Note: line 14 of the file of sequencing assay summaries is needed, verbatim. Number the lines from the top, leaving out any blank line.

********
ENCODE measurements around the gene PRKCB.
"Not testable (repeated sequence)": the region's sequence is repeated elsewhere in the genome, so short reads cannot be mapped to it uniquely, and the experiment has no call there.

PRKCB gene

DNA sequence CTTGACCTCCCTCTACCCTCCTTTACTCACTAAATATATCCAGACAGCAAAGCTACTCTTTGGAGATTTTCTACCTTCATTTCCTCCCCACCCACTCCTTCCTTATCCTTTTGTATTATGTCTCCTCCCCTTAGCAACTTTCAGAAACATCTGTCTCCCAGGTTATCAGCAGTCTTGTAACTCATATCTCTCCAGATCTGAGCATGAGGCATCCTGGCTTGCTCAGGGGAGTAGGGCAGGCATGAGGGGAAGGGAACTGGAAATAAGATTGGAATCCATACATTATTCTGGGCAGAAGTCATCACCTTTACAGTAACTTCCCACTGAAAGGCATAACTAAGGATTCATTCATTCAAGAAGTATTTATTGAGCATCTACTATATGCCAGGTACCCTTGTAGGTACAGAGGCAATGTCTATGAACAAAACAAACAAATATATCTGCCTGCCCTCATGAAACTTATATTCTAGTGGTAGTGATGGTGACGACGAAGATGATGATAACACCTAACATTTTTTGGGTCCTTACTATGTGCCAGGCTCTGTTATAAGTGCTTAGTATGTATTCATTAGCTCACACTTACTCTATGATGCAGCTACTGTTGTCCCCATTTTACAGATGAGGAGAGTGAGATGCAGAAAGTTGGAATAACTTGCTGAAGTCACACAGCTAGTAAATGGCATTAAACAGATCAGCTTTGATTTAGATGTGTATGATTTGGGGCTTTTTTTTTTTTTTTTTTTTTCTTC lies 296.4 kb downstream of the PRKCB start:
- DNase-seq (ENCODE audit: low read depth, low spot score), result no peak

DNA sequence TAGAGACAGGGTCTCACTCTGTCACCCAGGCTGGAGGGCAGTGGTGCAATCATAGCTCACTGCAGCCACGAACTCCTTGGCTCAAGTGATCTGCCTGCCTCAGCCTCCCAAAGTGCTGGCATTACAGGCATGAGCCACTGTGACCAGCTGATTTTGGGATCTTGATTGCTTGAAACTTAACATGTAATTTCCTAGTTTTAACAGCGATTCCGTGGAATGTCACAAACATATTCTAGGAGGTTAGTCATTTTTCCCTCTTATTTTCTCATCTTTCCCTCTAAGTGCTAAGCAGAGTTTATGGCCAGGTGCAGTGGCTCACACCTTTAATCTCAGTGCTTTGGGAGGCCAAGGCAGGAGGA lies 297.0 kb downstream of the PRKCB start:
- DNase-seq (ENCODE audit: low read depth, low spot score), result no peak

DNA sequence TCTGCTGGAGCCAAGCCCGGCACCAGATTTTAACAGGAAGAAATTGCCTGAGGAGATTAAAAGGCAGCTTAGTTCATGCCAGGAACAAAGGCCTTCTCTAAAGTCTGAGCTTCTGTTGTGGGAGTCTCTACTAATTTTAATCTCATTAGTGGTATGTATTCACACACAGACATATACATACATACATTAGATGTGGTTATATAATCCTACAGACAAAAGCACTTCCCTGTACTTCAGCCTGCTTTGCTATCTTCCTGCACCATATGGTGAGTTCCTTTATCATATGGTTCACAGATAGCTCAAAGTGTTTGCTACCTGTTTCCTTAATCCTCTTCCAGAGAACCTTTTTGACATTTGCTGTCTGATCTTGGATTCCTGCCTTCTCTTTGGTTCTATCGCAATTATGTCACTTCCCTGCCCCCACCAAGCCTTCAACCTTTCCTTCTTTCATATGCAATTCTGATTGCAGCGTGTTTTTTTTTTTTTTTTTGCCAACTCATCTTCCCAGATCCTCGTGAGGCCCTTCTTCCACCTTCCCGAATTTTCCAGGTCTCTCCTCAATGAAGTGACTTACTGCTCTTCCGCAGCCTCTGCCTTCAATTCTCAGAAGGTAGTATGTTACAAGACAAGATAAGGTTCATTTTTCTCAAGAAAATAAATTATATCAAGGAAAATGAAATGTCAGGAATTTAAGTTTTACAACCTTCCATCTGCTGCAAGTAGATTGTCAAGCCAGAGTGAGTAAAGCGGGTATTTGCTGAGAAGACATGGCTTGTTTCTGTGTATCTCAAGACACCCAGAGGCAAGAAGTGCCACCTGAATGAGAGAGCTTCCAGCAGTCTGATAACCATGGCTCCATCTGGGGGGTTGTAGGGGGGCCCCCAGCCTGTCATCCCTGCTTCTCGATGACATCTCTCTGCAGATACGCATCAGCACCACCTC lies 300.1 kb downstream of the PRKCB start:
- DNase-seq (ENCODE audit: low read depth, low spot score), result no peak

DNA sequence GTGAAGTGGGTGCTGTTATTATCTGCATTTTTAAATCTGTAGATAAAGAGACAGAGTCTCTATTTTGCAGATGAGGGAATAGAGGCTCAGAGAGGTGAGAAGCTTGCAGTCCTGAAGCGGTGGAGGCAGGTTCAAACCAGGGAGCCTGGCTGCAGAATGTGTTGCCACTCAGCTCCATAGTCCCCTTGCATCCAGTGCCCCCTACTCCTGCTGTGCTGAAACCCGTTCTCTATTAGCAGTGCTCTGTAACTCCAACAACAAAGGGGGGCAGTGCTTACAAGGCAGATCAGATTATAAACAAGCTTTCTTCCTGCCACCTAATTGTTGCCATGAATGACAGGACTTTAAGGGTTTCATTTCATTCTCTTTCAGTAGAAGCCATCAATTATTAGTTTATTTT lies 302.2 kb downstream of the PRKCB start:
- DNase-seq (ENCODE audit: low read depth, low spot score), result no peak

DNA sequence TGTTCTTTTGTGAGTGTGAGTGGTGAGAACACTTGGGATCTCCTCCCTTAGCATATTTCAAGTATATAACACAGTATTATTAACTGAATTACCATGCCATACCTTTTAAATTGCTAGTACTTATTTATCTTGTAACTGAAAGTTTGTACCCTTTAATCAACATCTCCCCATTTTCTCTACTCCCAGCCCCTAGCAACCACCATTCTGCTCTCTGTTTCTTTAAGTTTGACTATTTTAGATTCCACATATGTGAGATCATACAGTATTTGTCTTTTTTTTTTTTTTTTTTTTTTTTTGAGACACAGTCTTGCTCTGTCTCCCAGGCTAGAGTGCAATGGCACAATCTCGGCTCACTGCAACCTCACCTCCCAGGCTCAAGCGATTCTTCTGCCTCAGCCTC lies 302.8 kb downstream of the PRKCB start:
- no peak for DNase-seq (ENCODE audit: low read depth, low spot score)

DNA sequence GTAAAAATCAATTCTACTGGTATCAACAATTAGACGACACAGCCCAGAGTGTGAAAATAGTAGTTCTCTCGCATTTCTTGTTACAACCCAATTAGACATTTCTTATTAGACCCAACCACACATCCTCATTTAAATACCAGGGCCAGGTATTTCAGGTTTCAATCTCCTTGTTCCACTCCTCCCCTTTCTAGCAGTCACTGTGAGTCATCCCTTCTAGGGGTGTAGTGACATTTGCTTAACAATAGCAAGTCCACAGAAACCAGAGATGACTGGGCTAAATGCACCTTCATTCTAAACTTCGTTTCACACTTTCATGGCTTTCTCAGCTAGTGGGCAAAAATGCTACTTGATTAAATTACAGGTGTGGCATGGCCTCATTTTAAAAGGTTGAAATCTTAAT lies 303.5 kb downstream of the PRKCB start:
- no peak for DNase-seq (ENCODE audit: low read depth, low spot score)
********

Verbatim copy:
DNA sequence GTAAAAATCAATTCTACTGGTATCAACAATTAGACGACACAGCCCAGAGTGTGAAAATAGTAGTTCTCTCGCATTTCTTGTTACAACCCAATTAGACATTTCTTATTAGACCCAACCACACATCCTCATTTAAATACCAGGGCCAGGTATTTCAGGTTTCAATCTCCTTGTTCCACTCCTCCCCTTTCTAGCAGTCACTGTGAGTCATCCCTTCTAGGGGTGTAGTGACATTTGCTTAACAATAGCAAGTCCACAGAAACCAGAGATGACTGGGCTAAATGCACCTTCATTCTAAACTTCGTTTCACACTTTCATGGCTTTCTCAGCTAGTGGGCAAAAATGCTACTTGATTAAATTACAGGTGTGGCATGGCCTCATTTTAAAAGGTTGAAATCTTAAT lies 303.5 kb downstream of the PRKCB start: